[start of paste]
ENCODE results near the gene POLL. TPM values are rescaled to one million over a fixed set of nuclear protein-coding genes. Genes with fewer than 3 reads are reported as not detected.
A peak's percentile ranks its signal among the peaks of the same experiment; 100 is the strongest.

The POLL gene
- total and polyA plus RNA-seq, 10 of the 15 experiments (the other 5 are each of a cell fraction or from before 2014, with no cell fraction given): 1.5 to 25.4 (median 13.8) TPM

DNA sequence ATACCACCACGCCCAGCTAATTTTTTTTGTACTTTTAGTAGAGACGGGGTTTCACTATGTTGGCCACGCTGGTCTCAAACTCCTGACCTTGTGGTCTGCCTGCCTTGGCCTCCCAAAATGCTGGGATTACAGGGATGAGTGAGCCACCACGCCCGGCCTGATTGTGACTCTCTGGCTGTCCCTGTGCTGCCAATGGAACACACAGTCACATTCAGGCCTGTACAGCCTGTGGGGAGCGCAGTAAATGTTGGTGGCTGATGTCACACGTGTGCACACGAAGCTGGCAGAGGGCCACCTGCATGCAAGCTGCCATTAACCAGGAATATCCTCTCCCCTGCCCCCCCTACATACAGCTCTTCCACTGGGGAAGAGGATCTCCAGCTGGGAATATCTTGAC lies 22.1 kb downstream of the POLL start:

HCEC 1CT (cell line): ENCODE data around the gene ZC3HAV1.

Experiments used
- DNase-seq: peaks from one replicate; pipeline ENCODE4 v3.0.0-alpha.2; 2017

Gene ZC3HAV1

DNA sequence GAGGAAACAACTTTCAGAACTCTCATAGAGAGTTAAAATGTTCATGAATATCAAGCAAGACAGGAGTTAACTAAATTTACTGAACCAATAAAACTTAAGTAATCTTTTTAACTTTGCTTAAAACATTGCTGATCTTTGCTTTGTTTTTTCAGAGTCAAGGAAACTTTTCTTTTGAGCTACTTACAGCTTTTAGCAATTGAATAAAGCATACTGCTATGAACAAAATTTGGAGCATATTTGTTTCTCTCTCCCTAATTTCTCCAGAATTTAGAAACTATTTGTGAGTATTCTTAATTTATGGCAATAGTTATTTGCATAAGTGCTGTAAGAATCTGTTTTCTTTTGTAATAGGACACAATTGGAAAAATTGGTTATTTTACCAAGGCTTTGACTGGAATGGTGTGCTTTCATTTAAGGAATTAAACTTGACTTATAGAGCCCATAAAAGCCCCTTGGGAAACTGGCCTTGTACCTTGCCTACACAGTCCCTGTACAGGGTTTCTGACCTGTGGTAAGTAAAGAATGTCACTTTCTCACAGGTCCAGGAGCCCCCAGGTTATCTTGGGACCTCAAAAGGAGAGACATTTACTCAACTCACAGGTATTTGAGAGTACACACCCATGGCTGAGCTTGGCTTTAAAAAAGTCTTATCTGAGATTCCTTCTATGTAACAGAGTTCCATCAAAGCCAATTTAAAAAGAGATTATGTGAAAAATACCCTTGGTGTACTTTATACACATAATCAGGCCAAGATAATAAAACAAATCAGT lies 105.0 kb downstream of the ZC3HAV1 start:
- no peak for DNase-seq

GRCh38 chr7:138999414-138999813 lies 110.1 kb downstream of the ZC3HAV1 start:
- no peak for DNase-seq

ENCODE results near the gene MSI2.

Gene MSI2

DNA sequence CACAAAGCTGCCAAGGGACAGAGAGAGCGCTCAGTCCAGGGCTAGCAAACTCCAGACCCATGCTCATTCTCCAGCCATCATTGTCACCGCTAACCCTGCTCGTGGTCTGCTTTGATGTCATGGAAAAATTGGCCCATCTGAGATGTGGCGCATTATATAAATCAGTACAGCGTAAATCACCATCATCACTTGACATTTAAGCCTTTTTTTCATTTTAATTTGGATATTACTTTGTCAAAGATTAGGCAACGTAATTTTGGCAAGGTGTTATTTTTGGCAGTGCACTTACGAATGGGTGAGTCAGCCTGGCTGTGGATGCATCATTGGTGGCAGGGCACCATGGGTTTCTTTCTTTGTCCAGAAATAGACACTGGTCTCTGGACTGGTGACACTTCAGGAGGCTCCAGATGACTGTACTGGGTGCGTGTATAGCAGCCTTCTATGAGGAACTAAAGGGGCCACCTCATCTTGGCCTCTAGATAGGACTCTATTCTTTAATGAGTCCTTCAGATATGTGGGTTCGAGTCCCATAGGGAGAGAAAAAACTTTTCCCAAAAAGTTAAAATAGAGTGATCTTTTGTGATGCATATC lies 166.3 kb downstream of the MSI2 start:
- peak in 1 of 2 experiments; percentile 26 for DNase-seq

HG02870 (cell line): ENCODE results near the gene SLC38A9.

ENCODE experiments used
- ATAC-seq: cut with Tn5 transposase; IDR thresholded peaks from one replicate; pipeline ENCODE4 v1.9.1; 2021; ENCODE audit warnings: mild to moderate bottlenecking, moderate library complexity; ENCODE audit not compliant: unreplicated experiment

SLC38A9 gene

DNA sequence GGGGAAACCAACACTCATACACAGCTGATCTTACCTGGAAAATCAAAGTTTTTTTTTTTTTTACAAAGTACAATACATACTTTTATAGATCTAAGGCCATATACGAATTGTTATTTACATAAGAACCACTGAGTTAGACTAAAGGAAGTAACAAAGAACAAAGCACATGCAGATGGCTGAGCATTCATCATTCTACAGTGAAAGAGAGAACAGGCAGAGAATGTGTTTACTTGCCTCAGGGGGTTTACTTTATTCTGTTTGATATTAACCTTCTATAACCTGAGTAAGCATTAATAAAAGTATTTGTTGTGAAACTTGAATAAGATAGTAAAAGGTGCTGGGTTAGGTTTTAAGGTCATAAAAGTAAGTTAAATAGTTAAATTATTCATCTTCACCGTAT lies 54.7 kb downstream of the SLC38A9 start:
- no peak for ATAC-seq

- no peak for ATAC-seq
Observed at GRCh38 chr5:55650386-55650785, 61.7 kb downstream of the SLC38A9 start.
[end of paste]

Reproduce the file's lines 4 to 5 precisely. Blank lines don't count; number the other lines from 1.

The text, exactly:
- total and polyA plus RNA-seq, 10 of the 15 experiments (the other 5 are each of a cell fraction or from before 2014, with no cell fraction given): 1.5 to 25.4 (median 13.8) TPM

DNA sequence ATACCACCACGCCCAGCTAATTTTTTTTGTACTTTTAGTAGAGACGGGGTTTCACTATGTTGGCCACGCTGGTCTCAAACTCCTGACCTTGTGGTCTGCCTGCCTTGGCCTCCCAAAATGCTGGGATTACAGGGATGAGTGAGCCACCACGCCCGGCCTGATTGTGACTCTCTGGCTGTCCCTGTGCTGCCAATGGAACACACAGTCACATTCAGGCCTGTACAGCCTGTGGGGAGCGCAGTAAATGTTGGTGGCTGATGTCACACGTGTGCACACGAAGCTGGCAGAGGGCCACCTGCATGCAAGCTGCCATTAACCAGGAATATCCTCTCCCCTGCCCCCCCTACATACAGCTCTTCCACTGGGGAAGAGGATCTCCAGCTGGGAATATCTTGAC lies 22.1 kb downstream of the POLL start: